Meet Our Majors: Emma Beecken ’16

Throughout the semester, I will be interviewing a variety of history students, alumni, and professors, with the goal of answering the question: what can be done with a history major? To begin, we will be looking into some insights provided by Emma Beecken ’16, who has majors in both the History and Education departments. This post will mostly benefit current History/Education double majors, but is definitely worth a read for anyone in the department considering a future in education.

Emma Beecken is currently a senior here at Bethel, with majors in History, K-6 Elementary Education, Social Studies Education 5-12, and a minor in Communication Arts and Literature 5-8. She spends her very limited free time nannying, preparing copious amounts of baked goods, and participating on Bethel University’s forensics team, where she has experienced success at both the state and national level. She is a great lover of Disney films and The Chronicles of Narnia, and will eagerly explain that she resonates strongly with Belle from Beauty and the Beast and Lucy Pevensie from The Chronicles of Narnia. Below is a photograph of Emma, followed by her fascinating responses to my interview questions.

An image of Disney's Belle next to her biggest fan, Emma Beecken
From left to right: Disney’s Belle and Bethel University’s own Emma Beecken. The similarities are stunning, aren’t they?

You have a triple major in K-6 Elementary Education, Social Studies Education 5-12, and History, with a minor in Communication Arts and Literature Education for grades 5-8. That is quite a few things. How did you decide on this combination of majors and minor? 

When I was little, it was a constant trade-off between playing school, pioneers, and pioneer school, so I guess this combination didn’t really come as a surprise to anyone. I’ve always been passionate about children and education, and I can’t remember a time that I didn’t want to be a teacher. Throughout high school, opportunities to plan and teach lessons with students of a variety of ages reaffirmed my passion for teaching younger kids. At the same time, I couldn’t help loving history. I figured I could get my history fix by adding a Social Studies Ed major, which would also increase my marketability as an educator. That turned into adding a History major when I realized that the only other classes I would need in order complete the major were courses I would be disappointed not to take. That seemed like a sign I was heading the right direction, so I went for it, summer classes notwithstanding. It was definitely the right decision.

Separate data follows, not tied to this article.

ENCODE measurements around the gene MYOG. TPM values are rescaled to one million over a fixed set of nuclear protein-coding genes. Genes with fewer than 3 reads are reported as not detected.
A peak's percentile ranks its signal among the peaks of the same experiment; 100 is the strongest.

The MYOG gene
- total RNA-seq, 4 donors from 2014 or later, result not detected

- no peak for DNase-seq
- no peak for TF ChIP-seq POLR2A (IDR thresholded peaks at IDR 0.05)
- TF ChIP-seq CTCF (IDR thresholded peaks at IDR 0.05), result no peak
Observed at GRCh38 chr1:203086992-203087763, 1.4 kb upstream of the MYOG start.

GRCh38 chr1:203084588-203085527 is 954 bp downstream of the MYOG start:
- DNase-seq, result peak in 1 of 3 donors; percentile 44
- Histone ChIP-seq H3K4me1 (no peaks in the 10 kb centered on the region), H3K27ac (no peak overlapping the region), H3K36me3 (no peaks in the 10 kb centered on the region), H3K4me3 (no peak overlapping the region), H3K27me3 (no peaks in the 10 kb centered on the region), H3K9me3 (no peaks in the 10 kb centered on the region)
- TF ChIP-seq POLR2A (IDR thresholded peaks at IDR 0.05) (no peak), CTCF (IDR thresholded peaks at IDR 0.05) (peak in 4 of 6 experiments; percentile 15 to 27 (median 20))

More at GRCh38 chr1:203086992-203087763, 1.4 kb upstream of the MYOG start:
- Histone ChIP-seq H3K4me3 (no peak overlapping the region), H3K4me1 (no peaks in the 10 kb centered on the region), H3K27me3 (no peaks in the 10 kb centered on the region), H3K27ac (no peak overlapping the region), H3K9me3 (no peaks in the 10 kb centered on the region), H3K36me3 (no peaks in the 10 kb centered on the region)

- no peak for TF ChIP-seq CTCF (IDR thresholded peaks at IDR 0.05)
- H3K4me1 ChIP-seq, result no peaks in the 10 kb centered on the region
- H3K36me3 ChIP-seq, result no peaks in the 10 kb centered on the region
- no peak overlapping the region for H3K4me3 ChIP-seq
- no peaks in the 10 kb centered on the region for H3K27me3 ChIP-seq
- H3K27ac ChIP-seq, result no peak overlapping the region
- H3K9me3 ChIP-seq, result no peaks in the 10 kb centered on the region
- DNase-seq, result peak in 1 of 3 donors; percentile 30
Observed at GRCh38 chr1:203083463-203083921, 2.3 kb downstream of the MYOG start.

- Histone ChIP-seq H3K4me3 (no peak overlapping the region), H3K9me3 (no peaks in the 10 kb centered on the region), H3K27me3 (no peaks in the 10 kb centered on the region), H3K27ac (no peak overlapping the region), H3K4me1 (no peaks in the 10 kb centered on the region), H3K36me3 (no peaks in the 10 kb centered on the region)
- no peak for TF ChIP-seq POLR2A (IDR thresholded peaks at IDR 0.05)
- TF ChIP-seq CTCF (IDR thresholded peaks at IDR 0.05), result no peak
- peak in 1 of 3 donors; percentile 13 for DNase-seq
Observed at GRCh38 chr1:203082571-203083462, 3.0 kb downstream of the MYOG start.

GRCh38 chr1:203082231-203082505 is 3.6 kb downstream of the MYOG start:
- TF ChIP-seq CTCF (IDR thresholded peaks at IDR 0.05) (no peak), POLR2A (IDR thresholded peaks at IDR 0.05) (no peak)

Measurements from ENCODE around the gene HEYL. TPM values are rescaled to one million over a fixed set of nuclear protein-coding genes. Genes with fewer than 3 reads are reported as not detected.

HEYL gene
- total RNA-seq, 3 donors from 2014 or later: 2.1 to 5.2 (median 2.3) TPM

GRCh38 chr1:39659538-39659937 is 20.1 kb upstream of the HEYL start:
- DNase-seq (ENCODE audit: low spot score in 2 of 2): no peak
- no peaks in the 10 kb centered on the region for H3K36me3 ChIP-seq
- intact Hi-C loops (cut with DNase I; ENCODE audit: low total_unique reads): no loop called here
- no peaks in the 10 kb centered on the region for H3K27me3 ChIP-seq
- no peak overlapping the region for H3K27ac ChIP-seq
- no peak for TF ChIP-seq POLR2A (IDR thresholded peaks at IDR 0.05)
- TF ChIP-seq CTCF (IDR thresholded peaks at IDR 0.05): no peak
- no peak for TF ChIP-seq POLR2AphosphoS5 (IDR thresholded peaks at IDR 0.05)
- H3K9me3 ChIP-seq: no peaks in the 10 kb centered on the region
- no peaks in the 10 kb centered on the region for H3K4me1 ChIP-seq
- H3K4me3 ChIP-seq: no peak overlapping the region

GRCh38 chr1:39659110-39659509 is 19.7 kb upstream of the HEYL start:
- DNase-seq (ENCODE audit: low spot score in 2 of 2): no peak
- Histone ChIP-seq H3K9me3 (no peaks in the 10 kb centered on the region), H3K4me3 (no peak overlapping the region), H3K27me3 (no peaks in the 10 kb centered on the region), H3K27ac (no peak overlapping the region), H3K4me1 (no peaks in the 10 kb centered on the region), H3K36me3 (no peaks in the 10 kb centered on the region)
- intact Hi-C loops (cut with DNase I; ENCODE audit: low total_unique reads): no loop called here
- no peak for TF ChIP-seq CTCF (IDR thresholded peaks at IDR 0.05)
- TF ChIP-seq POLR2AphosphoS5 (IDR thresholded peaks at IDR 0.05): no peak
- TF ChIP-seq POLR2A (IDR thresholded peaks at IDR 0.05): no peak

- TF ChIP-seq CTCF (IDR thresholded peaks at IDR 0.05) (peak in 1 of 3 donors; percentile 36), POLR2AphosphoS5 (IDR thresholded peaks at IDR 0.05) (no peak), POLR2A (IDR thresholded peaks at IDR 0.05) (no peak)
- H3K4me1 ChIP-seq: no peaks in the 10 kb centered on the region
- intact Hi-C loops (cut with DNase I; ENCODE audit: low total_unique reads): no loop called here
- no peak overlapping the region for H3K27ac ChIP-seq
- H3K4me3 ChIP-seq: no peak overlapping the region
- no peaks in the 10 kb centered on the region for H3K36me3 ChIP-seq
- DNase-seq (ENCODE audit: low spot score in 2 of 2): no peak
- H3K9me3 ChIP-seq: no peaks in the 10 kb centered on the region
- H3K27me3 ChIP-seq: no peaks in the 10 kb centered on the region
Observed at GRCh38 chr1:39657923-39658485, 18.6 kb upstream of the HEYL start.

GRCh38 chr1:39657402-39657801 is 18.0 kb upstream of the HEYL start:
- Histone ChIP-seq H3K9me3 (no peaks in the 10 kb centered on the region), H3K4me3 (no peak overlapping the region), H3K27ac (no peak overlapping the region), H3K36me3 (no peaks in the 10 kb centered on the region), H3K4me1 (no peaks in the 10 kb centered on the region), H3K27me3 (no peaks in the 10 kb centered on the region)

How do you feel the Education and History majors complement each other?

Personally, I couldn’t be happier with this combination. They are very different, and yet they complement each other beautifully.  The study of history teaches you to analyze, synthesize, and critically evaluate a body of information, and then make and communicate informed decisions. That is exactly what a good teacher needs to be doing. A truly loving teacher is analyzing a student, using all of the quantitative and qualitative data that’s available, and then acting on that information to do everything possible to help that child. It’s critical thinking, problem solving, the study of people, cultures, and different perspectives—basically, it’s being part of a giant history case study all the time. And yet it’s so much more, because it is helping a child who was created in the image of God, using every tool I can and every strategy I’ve learned to love that child as tangibly and as fiercely as possible. History has refined those tools, making me that much better of an educator.

There’s also an inherent benefit in teachers who love to learn about one subject in particular. I love teaching Social Studies because I love Social Studies. That in itself is going to make a world of difference to the students. This summer, for example, I was nannying, and we spent part of our days studying history. Because that’s what I love, I planned the most for it, had better ideas, and got the most excited about it, compared to other subjects. Grown-ups’ attitudes are contagious, so the kids got excited too. By the end of the summer, they were begging for more history. That provided a perfect and totally natural platform for teaching reading, writing, critical thinking, collaboration, problem solving— all of those skills critical for success, but which are much less engaging when taught in isolation. The same would be true for any other interest. If someone truly loved science or physical education, their excitement and eagerness to create the best lesson possible would result in kids who picked up those passions and all the skills snuck in with them. Adding a history major enhanced my understanding of and love for history, which will only serve to benefit my kids. At the end of the day, majoring in history was an amazing decision for more than just my desire for a “history fix,” but also for the success of my future students.

Conversely, what is the most difficult about your combination of majors and minor?